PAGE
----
How Are Bonuses Taxed in Illinois?

How Are Bonuses Taxed in Illinois?
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Receiving a bonus from your employer as reward for a job well done is a welcome event, but not so for the taxes you’ll probably end up having to pay on it. Rest assured the IRS expects its cut, and depending on where you live, bonuses can also be taxed on a state level as well. For tax purposes, your bonus is generally considered supplemental wages, which are subject to different withholdings than your regular income. If you reside in the state of Illinois, you are responsible for paying federal taxes on your bonus, in addition to Illinois state supplemental income tax withholdings. Mastering the fine details of bonus tax rate Illinois guidelines can help ensure that you thoroughly prepare your financial logistics for your next tax return.


  • Given the fact that the IRS defines a bonus as a "supplemental wage", this additional income will likely be taxed at the Illinois-mandated rate of 4.95 percent.

Finding Your Taxation Responsibilities

The IRS defines supplemental wages as “payments to an employee that aren't regular wages.” Simply put, bonuses, overtime, payment for sick leave and commissions – among other things – are considered supplemental wages. There are two ways these supplemental wages are taxed, depending upon whether you receive these wages as part of your regular paycheck, or if you receive them as a separate payment. However, if your bonus and other supplemental wages exceed $1 million, then you are automatically taxed at the highest tax rate for any amount above this threshold, which at time of publication is 39.6 percent.

Looking For Your Tax Withholding

If your bonus is not included in your paycheck, your employer will likely opt to withhold taxes at the flat 25 percent supplemental tax rate set forth by the IRS. For example, if you receive a $10,000 bonus as a separate payment from your regular paycheck, you would have $2,500 in taxes withheld. Known as the percentage method, this method of taxing bonuses or other supplemental wages is often preferred by employers as it’s less time consuming and easier to tax the entire bonus at a single rate. For the taxpayer, having the bonus taxed at a uniform 25 percent can result in less of a tax hit than if you’re taxed using the aggregate method.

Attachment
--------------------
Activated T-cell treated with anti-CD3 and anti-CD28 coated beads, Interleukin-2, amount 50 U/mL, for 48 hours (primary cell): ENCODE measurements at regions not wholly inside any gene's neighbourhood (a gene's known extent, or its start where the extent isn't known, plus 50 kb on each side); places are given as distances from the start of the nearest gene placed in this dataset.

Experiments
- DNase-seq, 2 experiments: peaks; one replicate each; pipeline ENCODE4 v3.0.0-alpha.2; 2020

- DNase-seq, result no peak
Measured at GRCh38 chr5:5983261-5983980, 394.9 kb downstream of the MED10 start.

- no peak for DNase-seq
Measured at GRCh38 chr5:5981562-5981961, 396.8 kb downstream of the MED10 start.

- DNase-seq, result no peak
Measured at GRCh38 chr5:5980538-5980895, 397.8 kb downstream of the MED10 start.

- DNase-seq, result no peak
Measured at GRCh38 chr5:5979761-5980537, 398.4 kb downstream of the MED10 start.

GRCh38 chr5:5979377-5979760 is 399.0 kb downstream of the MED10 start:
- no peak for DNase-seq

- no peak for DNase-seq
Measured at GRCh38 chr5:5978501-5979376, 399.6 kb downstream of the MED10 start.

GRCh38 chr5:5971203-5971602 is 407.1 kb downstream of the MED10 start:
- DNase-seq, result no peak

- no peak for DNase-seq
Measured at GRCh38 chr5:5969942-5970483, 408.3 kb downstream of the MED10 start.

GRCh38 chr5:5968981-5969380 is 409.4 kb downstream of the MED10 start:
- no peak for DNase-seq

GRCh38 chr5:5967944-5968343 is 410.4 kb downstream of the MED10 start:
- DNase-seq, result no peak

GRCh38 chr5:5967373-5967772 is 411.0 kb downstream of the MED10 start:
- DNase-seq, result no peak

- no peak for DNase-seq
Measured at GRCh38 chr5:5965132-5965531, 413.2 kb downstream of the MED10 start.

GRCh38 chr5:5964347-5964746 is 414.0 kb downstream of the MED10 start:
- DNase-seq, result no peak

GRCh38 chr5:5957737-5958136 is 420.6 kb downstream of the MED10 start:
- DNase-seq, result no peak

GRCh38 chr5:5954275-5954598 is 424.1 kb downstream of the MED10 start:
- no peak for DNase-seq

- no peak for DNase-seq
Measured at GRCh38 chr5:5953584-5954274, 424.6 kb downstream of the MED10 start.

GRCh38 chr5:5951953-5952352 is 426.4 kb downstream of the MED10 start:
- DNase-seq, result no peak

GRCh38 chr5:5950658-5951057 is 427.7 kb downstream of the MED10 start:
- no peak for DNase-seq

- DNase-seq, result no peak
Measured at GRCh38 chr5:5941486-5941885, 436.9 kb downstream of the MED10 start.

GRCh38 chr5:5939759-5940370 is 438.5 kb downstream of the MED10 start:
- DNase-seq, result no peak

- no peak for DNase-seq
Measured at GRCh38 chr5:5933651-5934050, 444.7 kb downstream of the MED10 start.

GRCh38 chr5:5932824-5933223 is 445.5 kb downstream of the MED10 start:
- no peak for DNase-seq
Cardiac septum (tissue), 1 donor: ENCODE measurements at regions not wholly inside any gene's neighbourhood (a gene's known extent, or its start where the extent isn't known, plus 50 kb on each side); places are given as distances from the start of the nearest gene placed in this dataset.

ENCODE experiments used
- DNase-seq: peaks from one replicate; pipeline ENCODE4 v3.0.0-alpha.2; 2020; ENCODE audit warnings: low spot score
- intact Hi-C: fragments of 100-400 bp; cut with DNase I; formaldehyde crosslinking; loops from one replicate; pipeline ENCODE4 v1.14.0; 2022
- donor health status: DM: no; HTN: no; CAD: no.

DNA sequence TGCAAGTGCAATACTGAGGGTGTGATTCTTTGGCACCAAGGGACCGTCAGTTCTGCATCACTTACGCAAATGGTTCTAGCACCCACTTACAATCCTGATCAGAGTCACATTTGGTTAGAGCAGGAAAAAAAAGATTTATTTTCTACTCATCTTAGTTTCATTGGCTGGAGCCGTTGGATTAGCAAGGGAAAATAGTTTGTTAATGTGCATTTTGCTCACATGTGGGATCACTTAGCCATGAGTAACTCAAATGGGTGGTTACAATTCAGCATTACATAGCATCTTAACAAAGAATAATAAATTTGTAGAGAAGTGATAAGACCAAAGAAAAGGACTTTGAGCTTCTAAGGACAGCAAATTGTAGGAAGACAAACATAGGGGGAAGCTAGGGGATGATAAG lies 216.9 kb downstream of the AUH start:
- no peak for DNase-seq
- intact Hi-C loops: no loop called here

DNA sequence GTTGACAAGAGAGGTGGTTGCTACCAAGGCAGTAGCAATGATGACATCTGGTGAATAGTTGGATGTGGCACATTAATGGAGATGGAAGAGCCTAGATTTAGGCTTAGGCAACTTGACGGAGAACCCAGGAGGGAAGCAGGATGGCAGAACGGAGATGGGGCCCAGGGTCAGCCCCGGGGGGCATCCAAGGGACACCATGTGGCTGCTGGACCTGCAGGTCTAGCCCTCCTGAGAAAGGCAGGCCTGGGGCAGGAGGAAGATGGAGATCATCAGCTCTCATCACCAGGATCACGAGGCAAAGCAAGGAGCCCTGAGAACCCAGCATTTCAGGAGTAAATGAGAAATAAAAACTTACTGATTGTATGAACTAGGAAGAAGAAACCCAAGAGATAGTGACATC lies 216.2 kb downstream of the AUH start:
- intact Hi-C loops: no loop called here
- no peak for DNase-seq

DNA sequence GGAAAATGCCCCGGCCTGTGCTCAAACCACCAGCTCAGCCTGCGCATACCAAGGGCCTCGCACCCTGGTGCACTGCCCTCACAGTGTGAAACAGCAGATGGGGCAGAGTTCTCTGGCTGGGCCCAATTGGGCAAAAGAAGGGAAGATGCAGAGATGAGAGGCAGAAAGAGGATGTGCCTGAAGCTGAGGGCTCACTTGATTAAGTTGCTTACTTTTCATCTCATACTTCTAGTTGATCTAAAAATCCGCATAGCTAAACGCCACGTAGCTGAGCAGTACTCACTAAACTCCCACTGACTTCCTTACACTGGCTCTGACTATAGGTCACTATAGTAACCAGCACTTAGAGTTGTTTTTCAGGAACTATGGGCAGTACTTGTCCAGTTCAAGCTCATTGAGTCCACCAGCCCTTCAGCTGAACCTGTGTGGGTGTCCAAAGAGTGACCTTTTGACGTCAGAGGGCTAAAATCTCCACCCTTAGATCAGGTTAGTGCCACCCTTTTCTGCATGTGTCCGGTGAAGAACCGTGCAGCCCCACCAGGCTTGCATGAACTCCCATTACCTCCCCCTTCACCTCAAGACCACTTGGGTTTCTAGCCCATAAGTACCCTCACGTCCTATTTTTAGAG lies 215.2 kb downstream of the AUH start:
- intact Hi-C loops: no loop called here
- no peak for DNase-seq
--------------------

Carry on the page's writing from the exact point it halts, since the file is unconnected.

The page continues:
Obtaining Other Tax Methods

The aggregate method of taxing supplemental income is a bit more complicated and involves the use of tables. This method applies when you receive your bonus on your regular paycheck, and it almost always results in paying more in taxes than the percentage method. The reason for this is because taxes are withheld for the combined amount of your normal pay plus your bonus. Your employer uses IRS withholding tables to calculate the total of both amounts. Next, she will subtract what you had withheld from your last paycheck. And lastly, she will withhold any difference from your bonus amount. Also, along with your bonus, you could find yourself in a higher tax bracket for the year. If you believe you will earn less income in the following year, discuss having your bonus deferred. This would lower your tax obligation for the current year and could keep you from having some of your income taxed at a much higher bracket. Your considerations should always incorporate an Illinois state tax calculator method in order to determine what your overall tax burden may be.

Reporting Your Tax With Bonus Tax Rate Illinois Considerations

After you’re done with federal taxes on your bonus, you now have to handle your state tax requirements. In Illinois, supplemental and standard wages are taxed at 4.95 percent. Your employer will consider the number of allowances you claimed on your IL-W-4, and use the withholding tables in Booklet IL-700-T, to determine how to tax your bonus in Illinois. In the event you receive your bonus along with your regular paycheck, your employer will add both your regular wage and supplemental wages, then tax this amount at the 4.95 percent. Keep in mind that you will also be required to report your income using the standard IRS Form 1040 as part of your filing duties.